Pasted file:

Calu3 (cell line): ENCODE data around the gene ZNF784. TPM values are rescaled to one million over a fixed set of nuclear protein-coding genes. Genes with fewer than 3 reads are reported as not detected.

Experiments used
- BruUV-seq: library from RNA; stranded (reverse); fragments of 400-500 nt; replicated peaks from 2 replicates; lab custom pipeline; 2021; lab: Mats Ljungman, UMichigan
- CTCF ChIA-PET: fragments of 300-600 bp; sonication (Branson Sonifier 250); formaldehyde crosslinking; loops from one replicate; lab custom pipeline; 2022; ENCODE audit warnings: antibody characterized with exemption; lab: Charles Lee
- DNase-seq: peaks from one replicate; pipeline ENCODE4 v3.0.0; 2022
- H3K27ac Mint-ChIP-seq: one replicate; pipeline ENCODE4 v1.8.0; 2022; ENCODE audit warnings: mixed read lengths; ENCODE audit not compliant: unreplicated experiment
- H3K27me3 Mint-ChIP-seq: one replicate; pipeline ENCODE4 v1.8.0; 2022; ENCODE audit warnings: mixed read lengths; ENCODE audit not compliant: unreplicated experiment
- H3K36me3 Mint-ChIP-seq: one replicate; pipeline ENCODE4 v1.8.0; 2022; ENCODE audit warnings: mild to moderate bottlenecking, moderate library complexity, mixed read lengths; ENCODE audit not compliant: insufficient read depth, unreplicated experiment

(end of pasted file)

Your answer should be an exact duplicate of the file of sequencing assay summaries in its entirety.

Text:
Calu3 (cell line): ENCODE data around the gene ZNF784. TPM values are rescaled to one million over a fixed set of nuclear protein-coding genes. Genes with fewer than 3 reads are reported as not detected.

Experiments used
- BruUV-seq: library from RNA; stranded (reverse); fragments of 400-500 nt; replicated peaks from 2 replicates; lab custom pipeline; 2021; lab: Mats Ljungman, UMichigan
- CTCF ChIA-PET: fragments of 300-600 bp; sonication (Branson Sonifier 250); formaldehyde crosslinking; loops from one replicate; lab custom pipeline; 2022; ENCODE audit warnings: antibody characterized with exemption; lab: Charles Lee
- DNase-seq: peaks from one replicate; pipeline ENCODE4 v3.0.0; 2022
- H3K27ac Mint-ChIP-seq: one replicate; pipeline ENCODE4 v1.8.0; 2022; ENCODE audit warnings: mixed read lengths; ENCODE audit not compliant: unreplicated experiment
- H3K27me3 Mint-ChIP-seq: one replicate; pipeline ENCODE4 v1.8.0; 2022; ENCODE audit warnings: mixed read lengths; ENCODE audit not compliant: unreplicated experiment
- H3K36me3 Mint-ChIP-seq: one replicate; pipeline ENCODE4 v1.8.0; 2022; ENCODE audit warnings: mild to moderate bottlenecking, moderate library complexity, mixed read lengths; ENCODE audit not compliant: insufficient read depth, unreplicated experiment